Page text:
My Nation colleague Lee Fang has published a really fascinating investigative piece about the explosion in lobbying around K-12 for-profit virtual education, particularly targeting charter schools. This is a sector of the education world that’s very difficult to track, because every state has different, often vague laws about how for-profit companies can be involved in public education.
As of 2008, thirteen states allowed charter schools to partner with for-profit companies for facilities, seventeen states allowed partnerships for services and three states actually allowed for-profit companies to directly open a charter school. But even in states where for-profits are not allowed to hold a charter themselves, they are sometimes allowed to spin-off an affiliated nonprofit to hold the charter, which will then contract with the for-profit for services. (This is prevalent in Ohio). Here in New York, no charter opened after 2010 can be managed by a for-profit, but in Michigan, 80 percent of charters are for-profit.
What do for-profit education services for public K-12 schools look like? Sometimes they are online-learning classes or tutoring services offered to students enrolled in brick-and-mortar schools. Sometimes they are completely virtual schools, like the one described by Katherine Boo in her 2007 New Yorker piece about the collapse of Manual High School in Denver:
Ashley, who had been accepted into a small, competitive program at another public high school, was uneasy, too, and, anyway, there were flyers at Wal-Mart about a publicly funded online charter school a few blocks from home. One of the people involved with the program had been a Denver Nugget, and his daughter was the R. & B. singer India.Arie. Students did their work on the Internet, and it was graded by teachers in an office somewhere else. Plus, they could train to be nurses or doctors, or something; the details weren’t clear. Still, after a stressful year, the chance to stay near home, with Internet access and relational proximity to India.Arie, seemed soothing, so two of Manual’s star students changed their plans.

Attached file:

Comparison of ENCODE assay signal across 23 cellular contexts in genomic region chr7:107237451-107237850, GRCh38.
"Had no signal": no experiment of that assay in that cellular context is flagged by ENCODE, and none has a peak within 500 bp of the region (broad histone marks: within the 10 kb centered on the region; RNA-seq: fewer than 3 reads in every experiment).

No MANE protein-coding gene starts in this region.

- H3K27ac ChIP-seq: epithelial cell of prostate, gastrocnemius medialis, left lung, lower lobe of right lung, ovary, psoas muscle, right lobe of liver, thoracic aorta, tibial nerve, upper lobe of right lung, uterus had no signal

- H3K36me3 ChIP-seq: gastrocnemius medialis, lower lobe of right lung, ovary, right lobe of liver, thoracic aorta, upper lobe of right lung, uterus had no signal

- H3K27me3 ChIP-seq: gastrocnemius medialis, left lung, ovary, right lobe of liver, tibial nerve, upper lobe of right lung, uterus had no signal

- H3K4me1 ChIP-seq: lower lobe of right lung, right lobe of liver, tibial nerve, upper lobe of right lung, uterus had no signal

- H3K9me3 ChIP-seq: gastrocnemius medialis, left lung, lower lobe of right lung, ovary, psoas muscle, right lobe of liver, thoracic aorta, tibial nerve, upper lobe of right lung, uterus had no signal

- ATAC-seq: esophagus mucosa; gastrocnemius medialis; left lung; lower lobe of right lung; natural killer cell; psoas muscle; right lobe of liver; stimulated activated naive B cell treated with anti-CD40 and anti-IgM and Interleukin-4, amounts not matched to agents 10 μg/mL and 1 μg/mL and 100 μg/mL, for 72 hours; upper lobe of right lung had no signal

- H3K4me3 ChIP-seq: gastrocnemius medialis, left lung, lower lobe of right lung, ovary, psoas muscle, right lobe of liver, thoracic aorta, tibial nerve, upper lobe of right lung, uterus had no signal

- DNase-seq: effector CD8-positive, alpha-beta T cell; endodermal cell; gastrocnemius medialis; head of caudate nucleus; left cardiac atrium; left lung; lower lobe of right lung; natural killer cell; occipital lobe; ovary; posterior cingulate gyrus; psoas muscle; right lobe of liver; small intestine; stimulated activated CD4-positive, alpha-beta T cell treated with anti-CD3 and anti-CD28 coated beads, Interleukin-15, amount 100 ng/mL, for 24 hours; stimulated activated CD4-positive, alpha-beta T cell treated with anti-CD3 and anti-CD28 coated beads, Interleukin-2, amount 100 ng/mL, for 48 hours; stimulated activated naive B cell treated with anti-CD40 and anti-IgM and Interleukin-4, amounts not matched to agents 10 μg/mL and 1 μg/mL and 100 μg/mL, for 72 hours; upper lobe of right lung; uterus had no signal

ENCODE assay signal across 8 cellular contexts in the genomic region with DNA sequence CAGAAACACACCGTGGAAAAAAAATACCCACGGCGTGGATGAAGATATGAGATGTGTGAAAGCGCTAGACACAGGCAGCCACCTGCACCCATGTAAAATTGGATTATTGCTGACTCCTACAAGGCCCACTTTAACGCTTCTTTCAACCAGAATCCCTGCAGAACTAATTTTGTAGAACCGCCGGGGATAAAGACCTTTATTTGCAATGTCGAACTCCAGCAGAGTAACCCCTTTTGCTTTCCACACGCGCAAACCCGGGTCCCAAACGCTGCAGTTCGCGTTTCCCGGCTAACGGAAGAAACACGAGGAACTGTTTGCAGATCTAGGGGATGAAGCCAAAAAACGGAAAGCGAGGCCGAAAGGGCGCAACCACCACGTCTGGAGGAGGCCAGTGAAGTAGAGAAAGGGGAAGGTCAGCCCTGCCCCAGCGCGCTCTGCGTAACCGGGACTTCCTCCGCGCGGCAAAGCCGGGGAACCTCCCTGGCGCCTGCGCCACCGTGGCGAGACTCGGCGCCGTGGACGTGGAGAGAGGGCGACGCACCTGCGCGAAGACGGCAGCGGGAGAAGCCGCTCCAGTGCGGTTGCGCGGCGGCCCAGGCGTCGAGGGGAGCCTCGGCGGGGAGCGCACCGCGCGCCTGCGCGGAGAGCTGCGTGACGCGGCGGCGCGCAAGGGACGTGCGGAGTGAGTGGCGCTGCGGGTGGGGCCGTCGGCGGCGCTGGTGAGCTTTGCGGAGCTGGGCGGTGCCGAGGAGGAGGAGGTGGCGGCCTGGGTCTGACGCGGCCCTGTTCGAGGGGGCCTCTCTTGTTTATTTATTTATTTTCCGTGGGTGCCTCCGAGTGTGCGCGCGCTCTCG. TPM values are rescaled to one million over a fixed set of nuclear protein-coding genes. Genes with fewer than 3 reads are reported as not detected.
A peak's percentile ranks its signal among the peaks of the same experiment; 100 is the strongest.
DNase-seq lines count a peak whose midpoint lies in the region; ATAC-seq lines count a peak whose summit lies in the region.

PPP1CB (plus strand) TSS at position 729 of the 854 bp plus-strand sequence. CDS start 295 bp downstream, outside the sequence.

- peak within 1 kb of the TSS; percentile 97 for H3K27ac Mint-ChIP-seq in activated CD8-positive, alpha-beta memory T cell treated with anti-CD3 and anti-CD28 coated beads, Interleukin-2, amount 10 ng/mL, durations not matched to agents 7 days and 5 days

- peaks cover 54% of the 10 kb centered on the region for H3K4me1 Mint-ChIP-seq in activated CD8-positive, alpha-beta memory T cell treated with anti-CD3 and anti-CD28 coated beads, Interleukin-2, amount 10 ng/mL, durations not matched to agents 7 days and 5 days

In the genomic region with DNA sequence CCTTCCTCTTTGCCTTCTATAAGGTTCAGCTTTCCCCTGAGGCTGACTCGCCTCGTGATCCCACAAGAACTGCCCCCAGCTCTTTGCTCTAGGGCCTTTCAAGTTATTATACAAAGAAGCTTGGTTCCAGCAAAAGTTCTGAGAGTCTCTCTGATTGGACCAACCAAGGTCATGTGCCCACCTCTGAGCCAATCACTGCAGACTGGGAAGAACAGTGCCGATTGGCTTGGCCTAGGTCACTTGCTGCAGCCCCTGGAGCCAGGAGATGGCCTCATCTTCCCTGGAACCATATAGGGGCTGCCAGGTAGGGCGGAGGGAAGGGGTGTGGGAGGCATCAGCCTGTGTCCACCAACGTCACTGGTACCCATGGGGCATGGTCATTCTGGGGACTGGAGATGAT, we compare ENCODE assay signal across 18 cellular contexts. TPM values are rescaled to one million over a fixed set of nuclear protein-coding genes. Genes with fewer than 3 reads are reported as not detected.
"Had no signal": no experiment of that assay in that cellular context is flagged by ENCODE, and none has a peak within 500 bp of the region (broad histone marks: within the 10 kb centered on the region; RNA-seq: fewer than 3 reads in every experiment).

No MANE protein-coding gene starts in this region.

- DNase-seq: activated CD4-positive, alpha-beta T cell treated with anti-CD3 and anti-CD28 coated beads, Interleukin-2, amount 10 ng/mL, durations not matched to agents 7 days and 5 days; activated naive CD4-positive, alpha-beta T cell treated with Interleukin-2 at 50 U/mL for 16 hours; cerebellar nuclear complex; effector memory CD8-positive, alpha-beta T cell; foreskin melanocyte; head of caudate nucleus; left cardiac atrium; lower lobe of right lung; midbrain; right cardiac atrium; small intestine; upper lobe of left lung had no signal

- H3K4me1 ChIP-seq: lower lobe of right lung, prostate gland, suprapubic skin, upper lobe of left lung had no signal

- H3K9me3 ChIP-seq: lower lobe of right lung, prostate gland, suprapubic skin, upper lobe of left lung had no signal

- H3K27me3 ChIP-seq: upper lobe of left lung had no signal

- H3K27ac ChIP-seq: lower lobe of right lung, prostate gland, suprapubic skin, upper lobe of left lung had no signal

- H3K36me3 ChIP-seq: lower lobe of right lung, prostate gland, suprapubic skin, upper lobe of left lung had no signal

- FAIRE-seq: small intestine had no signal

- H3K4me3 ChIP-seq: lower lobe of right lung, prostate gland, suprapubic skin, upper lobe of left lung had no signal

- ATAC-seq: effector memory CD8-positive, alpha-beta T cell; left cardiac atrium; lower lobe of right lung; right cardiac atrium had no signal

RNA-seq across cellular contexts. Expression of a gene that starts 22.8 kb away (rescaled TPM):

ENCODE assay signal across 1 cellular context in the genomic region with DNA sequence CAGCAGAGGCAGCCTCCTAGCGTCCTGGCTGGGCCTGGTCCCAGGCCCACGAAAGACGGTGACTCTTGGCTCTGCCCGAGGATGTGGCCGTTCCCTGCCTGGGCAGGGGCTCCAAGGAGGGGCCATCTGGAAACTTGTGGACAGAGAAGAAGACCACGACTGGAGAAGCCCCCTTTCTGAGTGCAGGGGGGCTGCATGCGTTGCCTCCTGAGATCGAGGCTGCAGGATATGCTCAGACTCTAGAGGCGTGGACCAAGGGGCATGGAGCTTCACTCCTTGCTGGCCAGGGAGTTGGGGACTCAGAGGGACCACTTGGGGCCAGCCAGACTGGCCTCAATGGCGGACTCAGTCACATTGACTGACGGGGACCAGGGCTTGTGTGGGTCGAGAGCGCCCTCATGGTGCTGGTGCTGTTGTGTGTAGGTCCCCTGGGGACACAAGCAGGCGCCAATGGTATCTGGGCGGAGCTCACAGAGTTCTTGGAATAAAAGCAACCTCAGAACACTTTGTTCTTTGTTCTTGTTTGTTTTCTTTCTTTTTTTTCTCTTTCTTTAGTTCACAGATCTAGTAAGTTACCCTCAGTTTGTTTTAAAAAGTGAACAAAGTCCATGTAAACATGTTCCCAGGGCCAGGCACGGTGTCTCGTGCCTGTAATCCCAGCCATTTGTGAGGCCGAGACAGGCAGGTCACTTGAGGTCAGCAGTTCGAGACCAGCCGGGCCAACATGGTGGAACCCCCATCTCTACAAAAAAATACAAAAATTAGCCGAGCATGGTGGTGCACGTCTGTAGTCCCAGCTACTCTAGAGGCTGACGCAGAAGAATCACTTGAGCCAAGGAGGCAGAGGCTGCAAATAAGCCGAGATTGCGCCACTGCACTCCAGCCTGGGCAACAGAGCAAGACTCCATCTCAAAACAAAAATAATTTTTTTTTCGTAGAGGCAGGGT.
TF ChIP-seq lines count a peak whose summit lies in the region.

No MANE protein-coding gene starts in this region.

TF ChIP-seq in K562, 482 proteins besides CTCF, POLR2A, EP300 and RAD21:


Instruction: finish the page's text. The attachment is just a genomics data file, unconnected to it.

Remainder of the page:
As Fang notes, online learning can be an important supplement to real-world classrooms; I think this is especially true for advanced high school students, who should be given the chance to jump ahead in the curriculum, perhaps through video lectures from college professors. The problem is that the studies we have of typical online learning outcomes haven’t shown very impressive results. Fang writes:
A recent study of virtual schools in Pennsylvania conducted by the Center for Research on Education Outcomes at Stanford University revealed that students in online schools performed significantly worse than their traditional counterparts. Another study, from the University of Colorado in December 2010, found that only 30 percent of virtual schools run by for-profit organizations met the minimum progress standards outlined by No Child Left Behind, compared with 54.9 percent of brick-and-mortar schools. For White Hat Management, the politically connected Ohio for-profit operating both traditional and virtual charter schools, the success rate under NCLB was a mere 2 percent, while for schools run by K12 Inc., it was 25 percent. A major review by the Education Department found that policy reforms embracing online courses “lack scientific evidence” of their effectiveness.
So there’s good reason to proceed with caution, which is difficult to do when folks like Jeb Bush are traveling the nation advocating for absurd laws like one recently passed in Florida, which requires every single public high school student to enroll in at least one online course before graduation. This is certainly putting the cart—technological "innovation"—before the horse, which should be a quality education provided by effective teachers.